"Sen. Edwards has said that his opposition to gay marriage is influenced by his Southern Baptist background. Most Americans agree: it was wrong to use religion to justify slavery, segregation and deny women the right to vote. So, why is it still acceptable to use religion deny gay Americans their full and equal rights?"This question came a few days after Edwards' wife told Salon.com that her husband's stance is rooted in his understanding of the Bible (see previous BibleBending Post). To his credit, Sen. Edwards responded by cutting to the crux of the question:
"I think Rev. Longcrier asks a very important question which is, fundamentally, whether it is right for any of our faith beliefs to be imposed on the American people when we are president of the United States. I do not believe that's right. I feel enormous personal conflict about this issue."Rev. Longcrier, who was in the audience, had the chance to tell Edwards that he did not hear the response he would like.
So Edwards elucidated:
"I have been asked a personal question ... do I believe and do I personally support gay marriage? The honest answer to that is: I don't. But, I think it is absolutely wrong as president of the United States to use that as a basis for denying any one their rights. And I will not do that when I am president of the United States."Lest it appears that I am discouraging straight-forwardness and begging for more platitudes: kudos to Edwards for his candidness. However, do I detect a little cognitive dissonance in Edwards' world view? He personally believes that gay persons should be (borrowing his phrase) denied one of their rights while believing that a president should never do so. Some body stop me! I want to refuse to give gay people their civil rights. Quick! give me the presidency!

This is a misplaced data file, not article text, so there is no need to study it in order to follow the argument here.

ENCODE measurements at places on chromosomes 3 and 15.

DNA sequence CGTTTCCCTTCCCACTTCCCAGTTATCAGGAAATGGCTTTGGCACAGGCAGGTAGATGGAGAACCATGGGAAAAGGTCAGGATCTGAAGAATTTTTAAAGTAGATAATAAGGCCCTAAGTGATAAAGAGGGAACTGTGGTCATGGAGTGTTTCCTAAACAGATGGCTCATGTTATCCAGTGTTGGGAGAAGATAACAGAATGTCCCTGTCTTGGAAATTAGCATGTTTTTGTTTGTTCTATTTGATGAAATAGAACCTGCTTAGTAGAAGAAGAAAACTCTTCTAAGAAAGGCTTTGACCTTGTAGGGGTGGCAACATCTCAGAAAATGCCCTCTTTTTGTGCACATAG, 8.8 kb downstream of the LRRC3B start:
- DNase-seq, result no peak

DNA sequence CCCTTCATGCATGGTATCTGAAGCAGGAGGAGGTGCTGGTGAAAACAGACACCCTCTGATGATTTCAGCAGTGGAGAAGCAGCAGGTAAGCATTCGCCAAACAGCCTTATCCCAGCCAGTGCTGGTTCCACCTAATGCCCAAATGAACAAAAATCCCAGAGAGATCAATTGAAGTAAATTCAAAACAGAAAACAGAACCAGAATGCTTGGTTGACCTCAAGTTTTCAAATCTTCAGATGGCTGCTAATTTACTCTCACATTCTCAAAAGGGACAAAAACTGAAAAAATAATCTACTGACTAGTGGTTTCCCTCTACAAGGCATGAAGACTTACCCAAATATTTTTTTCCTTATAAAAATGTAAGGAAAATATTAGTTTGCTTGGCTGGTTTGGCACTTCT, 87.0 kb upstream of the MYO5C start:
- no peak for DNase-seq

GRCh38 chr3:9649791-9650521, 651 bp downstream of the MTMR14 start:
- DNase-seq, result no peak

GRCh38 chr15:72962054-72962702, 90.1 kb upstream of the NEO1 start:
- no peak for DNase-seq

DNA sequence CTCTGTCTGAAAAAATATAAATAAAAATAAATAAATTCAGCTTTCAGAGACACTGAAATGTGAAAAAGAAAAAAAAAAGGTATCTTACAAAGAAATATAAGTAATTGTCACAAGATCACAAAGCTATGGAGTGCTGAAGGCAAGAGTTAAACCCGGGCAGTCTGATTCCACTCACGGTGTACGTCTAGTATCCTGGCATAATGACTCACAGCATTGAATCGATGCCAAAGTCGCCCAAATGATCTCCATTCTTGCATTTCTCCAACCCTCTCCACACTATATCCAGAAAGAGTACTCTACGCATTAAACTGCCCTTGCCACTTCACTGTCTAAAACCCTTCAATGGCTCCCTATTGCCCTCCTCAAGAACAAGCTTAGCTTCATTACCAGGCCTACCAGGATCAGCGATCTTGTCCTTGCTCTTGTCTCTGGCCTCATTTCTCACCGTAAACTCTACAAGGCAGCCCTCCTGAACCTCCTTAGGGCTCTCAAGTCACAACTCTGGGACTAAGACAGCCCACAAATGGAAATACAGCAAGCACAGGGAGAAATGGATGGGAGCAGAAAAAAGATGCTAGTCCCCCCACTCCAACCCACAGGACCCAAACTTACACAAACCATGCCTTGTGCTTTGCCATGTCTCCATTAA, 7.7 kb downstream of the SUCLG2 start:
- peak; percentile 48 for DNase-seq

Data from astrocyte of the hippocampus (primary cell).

Behold, the murky waters of a biblically-based world view. Squint and blink and try to figure out what the Bible says. Then soak it up and walk around bloated with biblical passages for a while in order to discern what the Bible means. But you're not done yet. Stand on your head and figure out what the Bible means to you personally. Will you be able to eat hot dogs? Accept a blood transfusion? Celebrate your birthday? Use condoms? Shave your beard? Own slaves? Hang out with menstruating women? Sleep in on Saturday or Sunday? Wear a mini skirt? Brush your teeth? Allow gay people to marry? After more "personal conflict," decide what the Bible would mean to you if you were president. By this time, if your Edwards, the presidency has made null and void the process that came before it.
No wonder politicians prefer to talk about "hope" and "change" and "strength."